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A state for the Jewish people

If peace talks fail yet again, Israel should plan to divorce itself from the Palestinians - with or without an agreement

The slogan, “two state solution,” or its literal equivalent in Hebrew “two states for two people,” coined by members of the extreme Israeli left only a few decades ago, has become the widely accepted norm here in Israel and the world over. On the basis of this approach, the current round of negotiations between Israel and the Palestinians was launched. The declared hope was to reach a binding, final agreement within 9 months thereby ending the hundred-year conflict between us and our immediate neighbors.

In the last parliamentary elections, the left and center parties adopted this concept as THE way to implement the vision of a democratic Jewish state, living safely within its borders. Even Prime Minister Netanyahu in his famous Bar-Ilan speech embraced this mantra and is presumably working towards its implementation. The “two state solution” is a legitimate policy when one looks objectively at our region in Middle Eastern circles or those of Europe and the UN. It is undoubtedly a worthy long-term goal.

The call for “two states for two people” demands of our Palestinian counterparts a series of decisions and concrete action. They will have to give up the “right of return,” compromise on Jerusalem, come to terms with the fact that they will not receive sovereign power for all areas beyond the green line and mostly, they will have to recognize the end of the conflict – and declare so openly.

It is not at all clear if the Palestinians, neither the people nor their leaders, are ready for this transition. In my view, this does not bode well for the prospects to end the conflict in 6 months time. I fear that at the end of the current round of negotiations we will not be any closer to an agreement than we were at its inception.

Our main goal is to maintain the identity of Israel as a democratic state with a solid Jewish majority. Without a parting of ways, territorial and gubernatorial, between Israel and the Palestinians, we will find ourselves in an irreversible process that will result in the area between the Jordan River and the Mediterranean Sea becoming a bi-national state. The time available to us to avoid this precarious eventuality is rather limited.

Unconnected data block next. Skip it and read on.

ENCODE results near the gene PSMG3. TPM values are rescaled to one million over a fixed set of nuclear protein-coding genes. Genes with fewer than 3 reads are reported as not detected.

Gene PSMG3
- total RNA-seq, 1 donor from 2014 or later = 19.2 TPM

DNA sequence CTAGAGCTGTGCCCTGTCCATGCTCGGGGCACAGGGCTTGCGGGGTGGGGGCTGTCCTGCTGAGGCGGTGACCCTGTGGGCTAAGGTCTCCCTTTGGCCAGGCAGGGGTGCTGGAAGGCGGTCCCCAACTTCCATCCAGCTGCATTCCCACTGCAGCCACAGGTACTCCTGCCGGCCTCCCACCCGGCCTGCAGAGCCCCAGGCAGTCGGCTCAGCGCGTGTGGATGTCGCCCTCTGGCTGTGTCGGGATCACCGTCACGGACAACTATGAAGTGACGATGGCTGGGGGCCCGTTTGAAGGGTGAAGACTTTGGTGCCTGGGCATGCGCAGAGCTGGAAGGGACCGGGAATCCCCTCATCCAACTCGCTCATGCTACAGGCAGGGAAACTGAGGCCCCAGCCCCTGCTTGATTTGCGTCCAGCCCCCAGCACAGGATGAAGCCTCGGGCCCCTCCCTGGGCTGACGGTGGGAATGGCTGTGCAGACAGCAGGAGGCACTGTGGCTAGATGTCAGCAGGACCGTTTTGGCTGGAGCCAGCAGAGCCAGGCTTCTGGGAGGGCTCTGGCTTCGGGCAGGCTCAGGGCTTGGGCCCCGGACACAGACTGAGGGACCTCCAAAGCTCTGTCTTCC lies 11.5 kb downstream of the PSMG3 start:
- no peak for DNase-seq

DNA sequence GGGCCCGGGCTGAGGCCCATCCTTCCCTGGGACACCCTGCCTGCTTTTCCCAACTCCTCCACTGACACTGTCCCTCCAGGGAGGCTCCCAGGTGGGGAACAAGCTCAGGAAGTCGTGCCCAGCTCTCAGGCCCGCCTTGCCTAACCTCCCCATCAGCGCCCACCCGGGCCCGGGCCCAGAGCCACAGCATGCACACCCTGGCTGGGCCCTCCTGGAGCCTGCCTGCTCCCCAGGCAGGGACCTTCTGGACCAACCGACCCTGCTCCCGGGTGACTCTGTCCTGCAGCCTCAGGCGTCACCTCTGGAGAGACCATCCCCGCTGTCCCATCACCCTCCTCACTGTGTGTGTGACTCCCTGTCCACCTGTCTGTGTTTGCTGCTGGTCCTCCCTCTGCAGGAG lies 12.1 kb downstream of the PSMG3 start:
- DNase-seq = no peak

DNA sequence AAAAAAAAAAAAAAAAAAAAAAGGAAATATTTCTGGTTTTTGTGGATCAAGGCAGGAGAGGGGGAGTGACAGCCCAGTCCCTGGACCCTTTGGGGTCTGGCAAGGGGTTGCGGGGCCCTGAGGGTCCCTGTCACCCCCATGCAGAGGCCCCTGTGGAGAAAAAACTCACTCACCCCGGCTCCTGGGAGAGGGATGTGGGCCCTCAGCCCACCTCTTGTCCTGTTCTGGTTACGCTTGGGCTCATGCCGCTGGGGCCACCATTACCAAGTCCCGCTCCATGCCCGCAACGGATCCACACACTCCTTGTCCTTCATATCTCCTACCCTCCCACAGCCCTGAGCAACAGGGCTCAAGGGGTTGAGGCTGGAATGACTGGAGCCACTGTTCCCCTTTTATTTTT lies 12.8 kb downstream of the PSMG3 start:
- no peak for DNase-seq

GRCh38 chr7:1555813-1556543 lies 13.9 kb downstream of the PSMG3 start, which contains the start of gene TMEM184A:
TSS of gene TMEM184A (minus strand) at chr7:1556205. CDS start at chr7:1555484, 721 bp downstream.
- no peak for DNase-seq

Has the moment not arrived that we look past the “two-state solution” and bilateral diplomacy and focus on our own national interests?

Shouldn’t we act unilaterally and move forward to achieve territorial separation that is necessary to secure a democratic state of Israel with a solid Jewish majority?

This is not a call to abandon negotiations or diplomacy. Of course, we must continue to explore any and all options, as we cannot afford to miss any opportunity to reach a peace agreement with our neighbors.

Nevertheless, the concept of a “democratic state for the Jewish people” is first and foremost a declaration of Israelis about their future. It does not depend on the goodwill of others and it defines a clear path of action towards its implementation.

As long as the Palestinians are not shooting at us, is it really a vital interest of Israel to make sure the Palestinians have a state? Do we really care if they are part of Egypt or Jordan? Do we really care what shape their internal government takes or whether theirs is democratic in essence? Naturally it is preferable to have peaceful, democratic Palestine as our neighbor, but if this paradigm is not possible, why should we let it decide our future? Is it not time to prioritize our own interests over notions of historical justice?

The call for a democratic Jewish state is so basic that its roots can be found in the dreams of the early Zionists and the sentiment expressed in the Israeli Declaration of Independence. That vision included aspirations for an equitable society and better life for all.

But these are goals for Israel’s next phase. We will never reach that stage unless we leave decisions over our future in our own hands and stifle the ability of the Palestinians to veto our future and that of our children.

It is high time for a paradigm change. Israel should declare publicly and without any delay that if the current round of negotiations does not lead to a peace agreement (as I am afraid it will not), Israel will act to implement an unilateral separation from the Palestinians. We should present a separation map and a detailed time-table for its execution. Passage of the proposed law of evacuation and compensation (Pinui Pizui) of inhabitants of isolated settlements should be the first step.

About the Author
Yehiam Prior was educated in Jerusalem, Berkeley and Harvard before joining the department of Chemical Physics at the Weizmann Institute of Science, where he has served as a department head, chair of the Scientific Council and most recently as Dean of the faculty of Chemistry. He founded (with others) the movement for unilateral separation (Hipardut Chad Zdadit, HACHETZ), has been a board member for the Council for Peace and Security and is a member of the executive board of Atid Cahol Lavan (Blue white future). Professionally, he studies nonlinear optics, laser physics and light matter interaction in general.
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